Nearly three weeks after the Oso landslide, scientists are still studying what caused a massive hillside to break away, travel over the Stillaguamish River and spread out over a mile – all in just 60 seconds.
A team from the U.S. Geological Survey is leading the effort to understand what happened. Richard Iverson, a hydrologist at the USGS’s office in Vancouver and one of the world’s leading landslide experts, told the Seattle Times that the slide was caused by “a combination of unusually wet weather, erosion at the toe of the slide and local geology.”
The slope that failed is largely made up of loose, sandy soil deposited by retreating glaciers. But that porous material is underlain by a compacted layer of silt and clay, which blocks the flow of water and allows it to accumulate deep within the hillside.
According to the Times, Iverson believes the sandy soil collapsed and “probably compressed the sodden soil, which would have increased water pressure between soil grains and turned the mass to soup.”
The “mass of mud, rocks and trees was traveling about 60 mph when it slammed into the (Stillaguamish River).”
“It was a freakish thing,” said Iverson, of the U.S. Geological Survey’s Cascades Volcano Observatory. “I’m not sure anybody would have anticipated a slope like that would liquefy the way it did.”
Another official from the USGS told the Wall Street Journal that heavy rainfall was the primary cause.
Randall Jibson, a USGS research geologist, said in an interview that while USGS scientists are certain heavy rains were the cause, they are still investigating why the landslide was so large and traveled so far.
"The far-above-average rainfall in the weeks and months prior to the landslide raised water levels in the hillside, and that is what ultimately caused the slope to fail," Mr. Jibson said. "There is a consensus among landslide experts in the USGS that this is the cause."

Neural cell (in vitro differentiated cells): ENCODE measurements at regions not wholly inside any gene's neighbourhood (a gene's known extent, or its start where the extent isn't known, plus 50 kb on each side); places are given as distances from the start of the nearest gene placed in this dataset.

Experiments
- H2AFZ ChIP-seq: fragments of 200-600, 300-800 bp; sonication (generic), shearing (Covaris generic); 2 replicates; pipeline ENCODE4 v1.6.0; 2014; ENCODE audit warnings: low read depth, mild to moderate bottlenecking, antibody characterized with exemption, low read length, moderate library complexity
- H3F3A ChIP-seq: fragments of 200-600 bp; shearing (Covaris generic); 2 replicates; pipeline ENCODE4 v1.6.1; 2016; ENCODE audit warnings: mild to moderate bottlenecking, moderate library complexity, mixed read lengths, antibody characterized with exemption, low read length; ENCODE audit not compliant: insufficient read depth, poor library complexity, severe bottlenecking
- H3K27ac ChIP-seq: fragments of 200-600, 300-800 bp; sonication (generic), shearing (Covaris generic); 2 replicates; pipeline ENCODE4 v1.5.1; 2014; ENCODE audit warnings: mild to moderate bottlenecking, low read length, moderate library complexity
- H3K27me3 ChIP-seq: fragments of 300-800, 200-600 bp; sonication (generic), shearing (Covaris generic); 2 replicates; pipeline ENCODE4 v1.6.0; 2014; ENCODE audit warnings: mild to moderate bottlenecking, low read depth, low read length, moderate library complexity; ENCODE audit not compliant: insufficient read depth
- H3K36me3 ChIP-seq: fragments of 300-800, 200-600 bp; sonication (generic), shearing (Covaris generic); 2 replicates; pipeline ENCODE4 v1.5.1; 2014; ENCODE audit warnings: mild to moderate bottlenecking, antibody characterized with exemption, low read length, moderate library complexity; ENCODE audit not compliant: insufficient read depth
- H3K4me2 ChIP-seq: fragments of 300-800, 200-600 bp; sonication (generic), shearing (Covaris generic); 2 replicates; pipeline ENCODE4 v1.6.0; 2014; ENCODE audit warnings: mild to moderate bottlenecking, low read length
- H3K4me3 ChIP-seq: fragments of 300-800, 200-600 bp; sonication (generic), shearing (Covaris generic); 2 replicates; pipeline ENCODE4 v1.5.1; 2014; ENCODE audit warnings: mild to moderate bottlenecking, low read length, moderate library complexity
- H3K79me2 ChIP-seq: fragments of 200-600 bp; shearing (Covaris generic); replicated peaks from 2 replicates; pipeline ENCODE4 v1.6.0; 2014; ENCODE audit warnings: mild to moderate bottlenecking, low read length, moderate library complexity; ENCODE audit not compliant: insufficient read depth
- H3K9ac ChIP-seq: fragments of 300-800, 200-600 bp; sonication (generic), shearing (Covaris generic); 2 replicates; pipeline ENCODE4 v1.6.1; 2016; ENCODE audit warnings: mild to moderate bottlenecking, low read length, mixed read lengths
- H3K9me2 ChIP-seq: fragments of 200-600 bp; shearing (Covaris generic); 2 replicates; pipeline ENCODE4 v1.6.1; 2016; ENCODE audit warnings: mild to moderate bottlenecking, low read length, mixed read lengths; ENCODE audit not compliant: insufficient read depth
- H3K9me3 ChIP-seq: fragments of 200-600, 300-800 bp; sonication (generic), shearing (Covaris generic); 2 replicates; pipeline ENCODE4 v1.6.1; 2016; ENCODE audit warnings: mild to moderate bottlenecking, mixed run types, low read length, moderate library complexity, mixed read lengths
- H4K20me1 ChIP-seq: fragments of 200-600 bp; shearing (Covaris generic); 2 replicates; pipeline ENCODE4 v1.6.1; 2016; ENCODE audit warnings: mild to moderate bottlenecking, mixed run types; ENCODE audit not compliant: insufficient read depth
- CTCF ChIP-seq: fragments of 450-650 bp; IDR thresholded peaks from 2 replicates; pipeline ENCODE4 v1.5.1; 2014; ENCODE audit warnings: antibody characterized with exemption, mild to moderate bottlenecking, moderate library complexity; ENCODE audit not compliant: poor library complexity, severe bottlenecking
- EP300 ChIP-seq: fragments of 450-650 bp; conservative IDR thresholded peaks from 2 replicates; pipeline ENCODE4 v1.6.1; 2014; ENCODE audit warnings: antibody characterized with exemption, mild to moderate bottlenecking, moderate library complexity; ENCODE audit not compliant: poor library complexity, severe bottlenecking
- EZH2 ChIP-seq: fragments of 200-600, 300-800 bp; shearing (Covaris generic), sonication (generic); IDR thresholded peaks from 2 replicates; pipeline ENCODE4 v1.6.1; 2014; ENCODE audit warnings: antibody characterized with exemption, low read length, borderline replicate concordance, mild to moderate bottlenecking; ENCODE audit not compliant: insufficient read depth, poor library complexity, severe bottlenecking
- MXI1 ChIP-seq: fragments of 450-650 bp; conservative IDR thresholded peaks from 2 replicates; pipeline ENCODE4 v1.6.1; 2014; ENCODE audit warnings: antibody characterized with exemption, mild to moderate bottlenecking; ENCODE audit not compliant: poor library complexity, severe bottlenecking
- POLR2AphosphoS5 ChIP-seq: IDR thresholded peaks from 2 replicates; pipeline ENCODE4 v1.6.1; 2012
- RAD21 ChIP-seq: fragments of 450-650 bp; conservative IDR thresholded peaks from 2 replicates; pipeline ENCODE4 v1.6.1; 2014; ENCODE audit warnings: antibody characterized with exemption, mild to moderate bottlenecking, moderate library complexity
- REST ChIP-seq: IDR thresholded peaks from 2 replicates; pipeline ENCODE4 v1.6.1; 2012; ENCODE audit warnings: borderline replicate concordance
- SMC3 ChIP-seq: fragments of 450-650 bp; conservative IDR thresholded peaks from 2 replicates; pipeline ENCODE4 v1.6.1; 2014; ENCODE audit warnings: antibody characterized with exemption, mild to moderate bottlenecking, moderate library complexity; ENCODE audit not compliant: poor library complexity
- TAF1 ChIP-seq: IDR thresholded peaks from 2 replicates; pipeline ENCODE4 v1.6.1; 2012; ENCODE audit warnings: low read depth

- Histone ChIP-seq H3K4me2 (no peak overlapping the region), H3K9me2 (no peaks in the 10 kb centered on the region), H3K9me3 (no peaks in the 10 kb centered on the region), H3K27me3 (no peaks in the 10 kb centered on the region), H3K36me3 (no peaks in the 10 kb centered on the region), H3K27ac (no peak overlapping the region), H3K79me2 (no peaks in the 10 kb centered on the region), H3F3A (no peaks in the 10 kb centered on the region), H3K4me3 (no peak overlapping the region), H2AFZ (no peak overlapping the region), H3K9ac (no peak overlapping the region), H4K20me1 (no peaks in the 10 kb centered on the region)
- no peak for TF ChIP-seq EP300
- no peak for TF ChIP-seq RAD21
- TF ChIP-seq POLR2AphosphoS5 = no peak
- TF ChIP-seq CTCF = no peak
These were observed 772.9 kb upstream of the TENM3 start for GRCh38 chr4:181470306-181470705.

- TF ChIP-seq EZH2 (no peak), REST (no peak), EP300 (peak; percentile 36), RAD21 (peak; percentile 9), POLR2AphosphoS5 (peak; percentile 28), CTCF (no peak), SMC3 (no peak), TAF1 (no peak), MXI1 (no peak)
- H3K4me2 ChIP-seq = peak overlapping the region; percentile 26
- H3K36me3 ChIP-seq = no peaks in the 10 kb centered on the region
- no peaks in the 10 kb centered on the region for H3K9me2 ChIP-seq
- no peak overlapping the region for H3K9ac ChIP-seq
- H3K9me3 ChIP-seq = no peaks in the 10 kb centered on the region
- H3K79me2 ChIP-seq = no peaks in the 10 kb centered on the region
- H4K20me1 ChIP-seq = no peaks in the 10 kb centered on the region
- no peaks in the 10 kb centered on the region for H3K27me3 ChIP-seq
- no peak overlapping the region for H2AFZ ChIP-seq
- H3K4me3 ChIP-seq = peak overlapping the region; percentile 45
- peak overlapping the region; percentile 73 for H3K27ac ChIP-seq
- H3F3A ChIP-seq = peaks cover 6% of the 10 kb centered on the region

Nearly a month of torrential storms dumped 8.7 inches of rain on Arlington, a data-collection site near Oso, recording the second-wettest March there on record, said Josh Smith, a meteorologist with the National Weather Service.
Washington State Forester Aaron Everett said the slide was 600 feet below the ground, far from the surface.
“There’s a distinction to be made about the type of landslide we’re talking about here. This was a deep-seated landslide. That originates far, far underground. And that’s in contrast to shallow fast moving landslides, where the root strength of the trees has a lot to do with the landslide hazard,” said Everett.
David Montgomery, a geology professor at University of Washington, agreed with the USGS that rainfall was the primary cause, further destabilizing a hillside that was already weakened by the river and sandy glacial soil.
"So you had weak materials exposed on a high, steep slope, and we had an awful lot of rainfall this winter. The proximal cause of this landslide was the great amount of rain we've had over the month of March. We had something like 200, 300 percent of the normal rainfall that we get.”
More details will come as scientists continue to do their work.
If you would like to donate to those affected by the landslide, the Everett Herald has a contact list of local charities that are taking donations.